This would not be happening if I had ended up with Jimmy the E, she thought as her eyes welled. She was smart enough to know that was a powerful emotion—not a fact. Who knew what life would be like with him but at the very least she would not be in this present circumstance. She could hear Margaret Kasten talking to Ellen at the church. “Did you hear about Charlotte Hawley? Oh, how awful. I’ll bet I was the last one who spoke to her, poor dear. I told her to be careful.”
          Oh my God! She sat up and threw the covers off. The man outside is not going away if the house is empty. He will break in and try to hide here! She bolted out of bed and turned on the lights with an aggressive flick of the switch. She stomped. She turned the radio on. She put the TV volume full blast. She opened and closed a few closet doors with loud force.
          The sounds of her determination almost drowned out the persistent thump of each knock. She contributed to the noise by chanting. “No one is going to enter my home.” She built up her courage by tossing out a few swear words, punctuating her mantra with the kind of language her tea-drinking father eschewed. She walked slowly and loudly toward the front door. She stood, lips mere inches from the wooden barrier between herself and chaos. With the support of the noise behind her, she yelled through the door. “Get off my porch and get off my property! I do not want you here! Go away!”
          Charlotte broke into a sweat. The sensation of her own voice startled her. Nothing bad happened. No axe split through the door. No stone crashed through a window. No doorknob twisted in criminal rage. She was feeling exhilarated and ready to face the night without the aid of electronic noise. She walked to every gadget and turned each one off with ceremony. She decided to return to the door and yell again for the thrill of it.
          Now that she was ready to rip, there was nothing to do.
          The knocking had stopped. She paused and counted to ten. Charlotte had vanquished the intruder. In the ensuing stillness, she felt as if she had power over nature. The wind had subsided. She had energy to spare but she could feel the exhaustion lurking within. It is hard work to stick up for yourself. She was glad for the solid core door that had held violence at bay. She was also glad that she had realized the value of defending her home. It made her feel whole, and more connected to the property she had inherited.
          During her doorway vigil, each minute filled her with a sense of achievement. The more time that passed, the less likely this man would return, and the more defiant she felt. Just try to come back and make trouble, she dared the fates. When a half-hour produced no more threatening noises, she made the trek back to her bedroom. She was exhausted but for the moment keenly alert. She put the radio back on and listened to the local station, straining to hear news of the escape.

          Charlotte did not remember falling asleep. The Sunday morning sun had gently infiltrated her dreamscape. She occupied the same position as she had listening for news. It was not only the temperature that warmed her. She felt as if she had just gotten a visit from Jimmy the E. I was so happy to see him again, she said to herself. She recalled the dream of Jimmy sitting in her kitchen and then a cafeteria. He wore prison stripes and then a sheriff uniform. He was young from behind but then turned to her resembling Indiana Jones. He spoke with warm praise and confidence in her. Something about always knowing she could ward off a criminal, and that he was proud. He said her breath smelled of cloves and a kiss was the sweetest thing…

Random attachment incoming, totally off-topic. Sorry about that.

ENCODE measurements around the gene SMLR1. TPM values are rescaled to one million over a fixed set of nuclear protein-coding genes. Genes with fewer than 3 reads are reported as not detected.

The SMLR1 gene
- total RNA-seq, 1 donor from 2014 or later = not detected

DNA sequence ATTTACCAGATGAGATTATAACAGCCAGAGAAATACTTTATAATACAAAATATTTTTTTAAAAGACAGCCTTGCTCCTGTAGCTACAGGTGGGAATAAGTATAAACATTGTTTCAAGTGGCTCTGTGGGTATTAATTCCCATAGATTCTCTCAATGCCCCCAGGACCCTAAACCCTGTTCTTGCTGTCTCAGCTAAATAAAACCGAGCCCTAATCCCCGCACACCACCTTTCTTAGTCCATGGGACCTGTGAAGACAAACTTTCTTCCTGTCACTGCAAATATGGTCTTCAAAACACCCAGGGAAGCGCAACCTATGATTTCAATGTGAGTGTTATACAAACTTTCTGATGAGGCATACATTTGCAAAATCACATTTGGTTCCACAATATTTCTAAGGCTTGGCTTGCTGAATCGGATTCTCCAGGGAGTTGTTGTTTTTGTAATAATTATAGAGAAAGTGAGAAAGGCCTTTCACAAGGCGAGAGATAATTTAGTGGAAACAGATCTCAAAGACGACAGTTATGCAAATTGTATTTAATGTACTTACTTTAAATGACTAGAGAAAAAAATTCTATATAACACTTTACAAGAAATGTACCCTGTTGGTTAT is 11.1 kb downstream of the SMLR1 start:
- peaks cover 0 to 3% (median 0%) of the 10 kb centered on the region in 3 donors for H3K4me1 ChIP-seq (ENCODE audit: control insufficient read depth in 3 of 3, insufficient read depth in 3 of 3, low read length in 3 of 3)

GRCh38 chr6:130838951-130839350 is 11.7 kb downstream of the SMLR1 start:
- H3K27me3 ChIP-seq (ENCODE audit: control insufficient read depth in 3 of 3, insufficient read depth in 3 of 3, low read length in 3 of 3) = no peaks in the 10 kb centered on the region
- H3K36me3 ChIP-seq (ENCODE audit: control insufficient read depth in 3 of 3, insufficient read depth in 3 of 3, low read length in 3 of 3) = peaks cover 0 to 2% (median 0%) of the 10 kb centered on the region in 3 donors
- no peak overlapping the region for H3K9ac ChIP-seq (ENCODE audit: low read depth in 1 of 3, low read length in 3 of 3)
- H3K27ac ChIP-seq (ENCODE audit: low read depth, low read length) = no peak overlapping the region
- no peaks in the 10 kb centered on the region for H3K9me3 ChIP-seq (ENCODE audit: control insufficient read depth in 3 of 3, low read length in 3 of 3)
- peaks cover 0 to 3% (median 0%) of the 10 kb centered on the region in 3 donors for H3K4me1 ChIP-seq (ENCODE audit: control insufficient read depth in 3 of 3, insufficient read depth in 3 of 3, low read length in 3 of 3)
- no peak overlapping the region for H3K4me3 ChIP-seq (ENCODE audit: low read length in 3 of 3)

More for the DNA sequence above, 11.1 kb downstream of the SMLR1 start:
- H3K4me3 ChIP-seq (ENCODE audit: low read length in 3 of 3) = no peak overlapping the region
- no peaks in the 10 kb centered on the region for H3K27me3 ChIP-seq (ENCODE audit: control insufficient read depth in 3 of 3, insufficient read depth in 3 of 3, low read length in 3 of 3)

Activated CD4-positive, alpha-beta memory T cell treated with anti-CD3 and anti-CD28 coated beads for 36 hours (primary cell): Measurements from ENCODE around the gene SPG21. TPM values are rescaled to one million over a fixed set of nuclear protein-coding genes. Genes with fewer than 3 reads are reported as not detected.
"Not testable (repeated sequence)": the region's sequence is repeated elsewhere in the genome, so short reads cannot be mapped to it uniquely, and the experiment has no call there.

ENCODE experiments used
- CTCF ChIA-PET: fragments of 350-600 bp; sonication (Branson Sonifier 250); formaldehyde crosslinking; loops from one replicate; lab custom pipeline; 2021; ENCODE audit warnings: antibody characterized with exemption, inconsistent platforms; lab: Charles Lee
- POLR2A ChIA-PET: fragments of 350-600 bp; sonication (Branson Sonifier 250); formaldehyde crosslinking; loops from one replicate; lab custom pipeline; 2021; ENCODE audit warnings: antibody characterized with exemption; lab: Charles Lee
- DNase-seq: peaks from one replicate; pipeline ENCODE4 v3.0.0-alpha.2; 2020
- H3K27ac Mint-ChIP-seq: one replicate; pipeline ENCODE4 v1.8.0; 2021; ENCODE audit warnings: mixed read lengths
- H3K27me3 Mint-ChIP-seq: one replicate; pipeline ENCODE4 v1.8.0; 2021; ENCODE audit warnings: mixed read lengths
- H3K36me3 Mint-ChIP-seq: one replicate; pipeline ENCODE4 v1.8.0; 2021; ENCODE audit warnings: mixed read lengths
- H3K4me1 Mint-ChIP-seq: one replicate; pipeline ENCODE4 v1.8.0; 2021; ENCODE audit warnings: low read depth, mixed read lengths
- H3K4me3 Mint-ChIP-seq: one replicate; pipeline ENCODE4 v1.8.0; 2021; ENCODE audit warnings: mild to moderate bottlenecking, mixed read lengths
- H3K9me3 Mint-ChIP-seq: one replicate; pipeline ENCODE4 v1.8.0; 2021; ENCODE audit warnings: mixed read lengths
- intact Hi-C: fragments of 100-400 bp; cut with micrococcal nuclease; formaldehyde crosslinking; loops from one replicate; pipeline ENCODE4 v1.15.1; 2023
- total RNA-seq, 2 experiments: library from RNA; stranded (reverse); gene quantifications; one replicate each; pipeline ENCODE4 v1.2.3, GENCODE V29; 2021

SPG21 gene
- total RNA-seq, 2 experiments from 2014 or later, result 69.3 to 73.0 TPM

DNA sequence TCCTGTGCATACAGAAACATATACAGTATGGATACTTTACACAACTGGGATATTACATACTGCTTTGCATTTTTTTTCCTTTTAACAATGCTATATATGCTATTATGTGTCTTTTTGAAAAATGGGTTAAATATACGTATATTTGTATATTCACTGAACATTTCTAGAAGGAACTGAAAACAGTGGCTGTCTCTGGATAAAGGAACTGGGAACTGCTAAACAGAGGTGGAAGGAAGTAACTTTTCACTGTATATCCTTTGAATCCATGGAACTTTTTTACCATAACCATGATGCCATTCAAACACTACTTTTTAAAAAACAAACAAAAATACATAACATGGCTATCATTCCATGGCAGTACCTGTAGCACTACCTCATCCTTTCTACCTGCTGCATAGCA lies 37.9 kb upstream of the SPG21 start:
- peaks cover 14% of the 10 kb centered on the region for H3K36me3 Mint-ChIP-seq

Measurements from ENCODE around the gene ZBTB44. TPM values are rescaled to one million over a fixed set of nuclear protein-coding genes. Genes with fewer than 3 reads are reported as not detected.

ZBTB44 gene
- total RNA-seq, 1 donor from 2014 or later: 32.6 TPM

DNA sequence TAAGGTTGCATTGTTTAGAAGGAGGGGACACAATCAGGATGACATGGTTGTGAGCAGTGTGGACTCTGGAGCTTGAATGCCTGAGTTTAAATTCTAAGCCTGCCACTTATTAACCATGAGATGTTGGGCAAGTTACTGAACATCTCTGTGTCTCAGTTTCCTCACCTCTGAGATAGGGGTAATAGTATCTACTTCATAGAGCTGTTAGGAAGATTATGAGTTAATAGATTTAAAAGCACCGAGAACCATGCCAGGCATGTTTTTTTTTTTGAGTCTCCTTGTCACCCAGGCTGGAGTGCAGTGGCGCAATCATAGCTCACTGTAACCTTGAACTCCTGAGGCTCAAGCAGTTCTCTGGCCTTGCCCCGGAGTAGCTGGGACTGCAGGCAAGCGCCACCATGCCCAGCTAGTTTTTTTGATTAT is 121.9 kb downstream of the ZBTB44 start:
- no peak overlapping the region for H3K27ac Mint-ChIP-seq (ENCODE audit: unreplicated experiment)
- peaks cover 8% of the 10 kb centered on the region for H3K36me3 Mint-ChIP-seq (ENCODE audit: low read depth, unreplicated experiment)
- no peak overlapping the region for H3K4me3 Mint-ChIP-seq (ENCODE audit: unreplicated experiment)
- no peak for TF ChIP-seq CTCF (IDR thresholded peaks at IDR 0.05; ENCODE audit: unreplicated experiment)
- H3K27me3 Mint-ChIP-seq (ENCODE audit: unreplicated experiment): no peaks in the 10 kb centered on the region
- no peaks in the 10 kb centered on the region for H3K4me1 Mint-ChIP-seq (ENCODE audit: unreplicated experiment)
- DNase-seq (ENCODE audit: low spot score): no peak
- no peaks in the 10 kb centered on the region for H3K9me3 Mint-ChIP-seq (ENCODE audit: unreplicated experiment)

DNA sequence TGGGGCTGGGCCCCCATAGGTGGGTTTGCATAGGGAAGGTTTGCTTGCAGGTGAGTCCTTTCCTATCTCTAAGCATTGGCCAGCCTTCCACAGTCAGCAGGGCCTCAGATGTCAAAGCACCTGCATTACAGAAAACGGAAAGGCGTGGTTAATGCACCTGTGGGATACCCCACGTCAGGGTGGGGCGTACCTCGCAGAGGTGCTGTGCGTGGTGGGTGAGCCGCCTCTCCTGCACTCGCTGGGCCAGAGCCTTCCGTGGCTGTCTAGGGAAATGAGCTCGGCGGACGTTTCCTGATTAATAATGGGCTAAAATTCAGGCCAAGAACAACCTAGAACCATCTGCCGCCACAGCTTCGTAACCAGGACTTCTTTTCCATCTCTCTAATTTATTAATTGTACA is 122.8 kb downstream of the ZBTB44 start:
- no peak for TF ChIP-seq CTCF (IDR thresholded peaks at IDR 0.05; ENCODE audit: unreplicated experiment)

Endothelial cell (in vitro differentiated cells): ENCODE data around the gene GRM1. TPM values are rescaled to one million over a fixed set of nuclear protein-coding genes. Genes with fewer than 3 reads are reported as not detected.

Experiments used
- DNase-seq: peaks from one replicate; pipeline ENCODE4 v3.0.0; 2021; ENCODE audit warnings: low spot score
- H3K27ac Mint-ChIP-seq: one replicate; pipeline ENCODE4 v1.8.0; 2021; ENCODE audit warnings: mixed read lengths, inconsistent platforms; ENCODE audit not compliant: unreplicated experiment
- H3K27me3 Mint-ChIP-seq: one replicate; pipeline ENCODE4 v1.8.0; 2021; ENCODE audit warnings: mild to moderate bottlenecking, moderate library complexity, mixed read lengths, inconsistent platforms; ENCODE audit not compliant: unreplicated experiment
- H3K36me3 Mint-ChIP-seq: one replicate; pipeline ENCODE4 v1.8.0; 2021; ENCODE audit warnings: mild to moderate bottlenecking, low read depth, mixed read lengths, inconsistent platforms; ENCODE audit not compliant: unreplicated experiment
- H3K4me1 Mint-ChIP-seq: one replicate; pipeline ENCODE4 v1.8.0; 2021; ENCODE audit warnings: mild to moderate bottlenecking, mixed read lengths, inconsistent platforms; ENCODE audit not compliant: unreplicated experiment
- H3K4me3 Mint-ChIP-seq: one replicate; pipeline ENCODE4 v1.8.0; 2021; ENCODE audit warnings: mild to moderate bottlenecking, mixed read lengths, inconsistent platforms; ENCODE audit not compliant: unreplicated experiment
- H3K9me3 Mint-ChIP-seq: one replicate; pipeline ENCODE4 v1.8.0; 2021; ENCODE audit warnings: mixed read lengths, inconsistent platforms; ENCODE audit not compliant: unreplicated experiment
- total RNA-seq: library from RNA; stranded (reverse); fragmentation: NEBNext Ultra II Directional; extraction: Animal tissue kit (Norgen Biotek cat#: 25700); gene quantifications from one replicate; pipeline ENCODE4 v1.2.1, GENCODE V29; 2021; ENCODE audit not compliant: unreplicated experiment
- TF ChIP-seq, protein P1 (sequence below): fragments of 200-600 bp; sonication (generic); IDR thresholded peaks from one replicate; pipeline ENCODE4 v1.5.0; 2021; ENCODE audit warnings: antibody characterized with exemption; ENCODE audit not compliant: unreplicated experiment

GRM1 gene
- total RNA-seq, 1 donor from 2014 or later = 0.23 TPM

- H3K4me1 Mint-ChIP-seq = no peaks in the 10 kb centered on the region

The morning was so bright that it was difficult to imagine the pressure of the night before. Charlotte started the coffee maker and the waffle batter, sprinkling a little cinnamon in both the flour and the grounds. She almost levitated from contentment. As she prepared breakfast, the radio announced that Bob Dillon had been recaptured that morning after an escape from Willoughby. “I suppose Margaret could mix up names like David and Bob,” Charlotte said with a sense of magnanimity. The announcer described Dillon as a burglar, thief, and drug dealer. Not a murderer, but still no one you would allow in after midnight.
          “Well, desperation is desperation,” Charlotte said. She waited patiently as butter melted into her waffles before she reached for syrup. Practicing today was going to be a pleasure. Her gratitude would stretch from her fingers into the keys. She could not wait to perform for the day’s services. She felt indulgent toward Reverend Price, gumption or not. She could handle Margaret, and would take great satisfaction in not telling her of Bob Dillon’s appearance on her porch. It would keep the meddler from clucking about in Fellowship Hall.
          She cleaned up the breakfast mess, and then Charlotte walked out the back door, scanning the cornfield in the distance. It had a homey and comforting appearance, just as when she was a child. Its presence was an eternal truth. An intruder’s footsteps could not sully its fertile ground.  She backed out of the driveway, focusing intently on staying out of the ditch. She reached the highway, then put the car in drive, and headed to Warehouse Unlimited. The memory of Jimmy the E inspired her, touched her, and in a supernatural way made her feel as if he had actually communicated with her. She got through the night with the inexplicable tingle that he had stepped in to help. "Sheriff Jimmy the E," she said with a smile.
          Focused on maneuvering toward the road, Charlotte failed to see Vern’s tool belt fastened to the porch rail, with the hammer end able to swing low against the door in the high wind. She would not see it upon her return either, for at that moment, Vern was on his way to her house with pious remorse for not completing the work the day before. Miss Hawley was so nice that he had to surprise her with a job well done before she got back.


Timothy Gray is a Chicago-based editor and writer. His work includes several essays on opera and book reviews. He belongs to a monthly writing group, where, after years of writing essays occasioned by the inner life, he is exploring the short story form.